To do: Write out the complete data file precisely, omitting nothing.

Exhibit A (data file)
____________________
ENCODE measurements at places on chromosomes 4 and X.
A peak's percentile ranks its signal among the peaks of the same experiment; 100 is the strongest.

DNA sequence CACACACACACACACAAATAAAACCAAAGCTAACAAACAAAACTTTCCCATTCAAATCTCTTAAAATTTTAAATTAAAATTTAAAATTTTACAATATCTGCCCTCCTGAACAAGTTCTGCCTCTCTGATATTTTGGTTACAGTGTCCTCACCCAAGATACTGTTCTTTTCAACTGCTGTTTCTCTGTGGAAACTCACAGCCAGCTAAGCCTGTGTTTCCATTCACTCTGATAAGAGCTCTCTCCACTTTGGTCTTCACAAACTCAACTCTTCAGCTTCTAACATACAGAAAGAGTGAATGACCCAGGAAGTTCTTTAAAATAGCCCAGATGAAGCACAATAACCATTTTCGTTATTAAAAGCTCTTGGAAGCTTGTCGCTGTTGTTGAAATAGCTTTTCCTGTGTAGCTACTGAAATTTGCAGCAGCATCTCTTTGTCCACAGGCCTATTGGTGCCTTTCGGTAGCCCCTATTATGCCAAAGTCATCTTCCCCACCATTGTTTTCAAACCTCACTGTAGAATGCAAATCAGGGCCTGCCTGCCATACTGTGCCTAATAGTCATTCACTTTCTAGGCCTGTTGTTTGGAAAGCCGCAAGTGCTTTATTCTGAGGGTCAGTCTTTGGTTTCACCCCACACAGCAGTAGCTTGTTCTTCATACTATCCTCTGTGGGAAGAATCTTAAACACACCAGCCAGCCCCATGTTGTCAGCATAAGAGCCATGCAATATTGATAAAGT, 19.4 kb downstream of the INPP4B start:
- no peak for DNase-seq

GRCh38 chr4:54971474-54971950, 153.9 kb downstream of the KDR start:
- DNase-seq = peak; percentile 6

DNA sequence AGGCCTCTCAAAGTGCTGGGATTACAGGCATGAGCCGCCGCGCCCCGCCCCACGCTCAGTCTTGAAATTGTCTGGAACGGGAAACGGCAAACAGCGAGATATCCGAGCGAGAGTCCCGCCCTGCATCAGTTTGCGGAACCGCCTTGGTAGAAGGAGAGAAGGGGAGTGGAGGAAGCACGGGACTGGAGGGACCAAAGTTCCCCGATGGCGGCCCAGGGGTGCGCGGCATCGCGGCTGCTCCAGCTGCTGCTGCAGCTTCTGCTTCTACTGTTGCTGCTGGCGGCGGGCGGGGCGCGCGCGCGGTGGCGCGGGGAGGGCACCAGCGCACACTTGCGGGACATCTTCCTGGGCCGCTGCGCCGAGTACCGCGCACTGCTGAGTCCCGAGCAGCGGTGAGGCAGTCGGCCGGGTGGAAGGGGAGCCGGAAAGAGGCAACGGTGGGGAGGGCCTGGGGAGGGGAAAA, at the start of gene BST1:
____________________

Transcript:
ENCODE measurements at places on chromosomes 4 and X.
A peak's percentile ranks its signal among the peaks of the same experiment; 100 is the strongest.

DNA sequence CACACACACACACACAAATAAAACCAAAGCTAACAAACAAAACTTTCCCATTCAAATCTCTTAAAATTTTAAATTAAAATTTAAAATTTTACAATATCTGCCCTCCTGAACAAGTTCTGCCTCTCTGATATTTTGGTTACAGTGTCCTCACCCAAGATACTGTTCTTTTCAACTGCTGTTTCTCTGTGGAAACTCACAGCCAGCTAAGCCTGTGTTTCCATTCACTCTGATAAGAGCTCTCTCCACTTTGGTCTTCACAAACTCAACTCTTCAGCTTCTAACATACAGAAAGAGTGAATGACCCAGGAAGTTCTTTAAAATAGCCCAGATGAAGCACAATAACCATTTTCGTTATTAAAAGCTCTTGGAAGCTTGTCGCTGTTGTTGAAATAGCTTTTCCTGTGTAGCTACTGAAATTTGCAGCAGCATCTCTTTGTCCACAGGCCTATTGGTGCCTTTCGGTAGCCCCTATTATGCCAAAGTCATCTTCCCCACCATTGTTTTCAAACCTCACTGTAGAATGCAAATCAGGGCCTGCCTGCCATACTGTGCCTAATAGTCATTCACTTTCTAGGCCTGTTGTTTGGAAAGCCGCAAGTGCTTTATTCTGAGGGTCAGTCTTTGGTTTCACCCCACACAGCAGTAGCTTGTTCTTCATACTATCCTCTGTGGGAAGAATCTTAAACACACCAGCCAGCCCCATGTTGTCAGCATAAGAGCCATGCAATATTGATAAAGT, 19.4 kb downstream of the INPP4B start:
- no peak for DNase-seq

GRCh38 chr4:54971474-54971950, 153.9 kb downstream of the KDR start:
- DNase-seq = peak; percentile 6

DNA sequence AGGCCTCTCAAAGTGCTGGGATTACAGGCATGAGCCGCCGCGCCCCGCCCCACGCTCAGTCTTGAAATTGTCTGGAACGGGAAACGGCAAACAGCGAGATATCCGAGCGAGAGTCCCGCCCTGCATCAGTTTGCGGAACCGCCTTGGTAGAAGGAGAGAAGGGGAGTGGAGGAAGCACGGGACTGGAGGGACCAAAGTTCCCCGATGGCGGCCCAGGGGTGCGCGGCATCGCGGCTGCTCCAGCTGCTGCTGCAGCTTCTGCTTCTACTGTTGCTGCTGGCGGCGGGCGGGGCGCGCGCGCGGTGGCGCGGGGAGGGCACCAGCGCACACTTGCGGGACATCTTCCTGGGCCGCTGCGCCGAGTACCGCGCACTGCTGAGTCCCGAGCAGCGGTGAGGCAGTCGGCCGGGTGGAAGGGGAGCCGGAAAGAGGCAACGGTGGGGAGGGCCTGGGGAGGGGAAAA, at the start of gene BST1: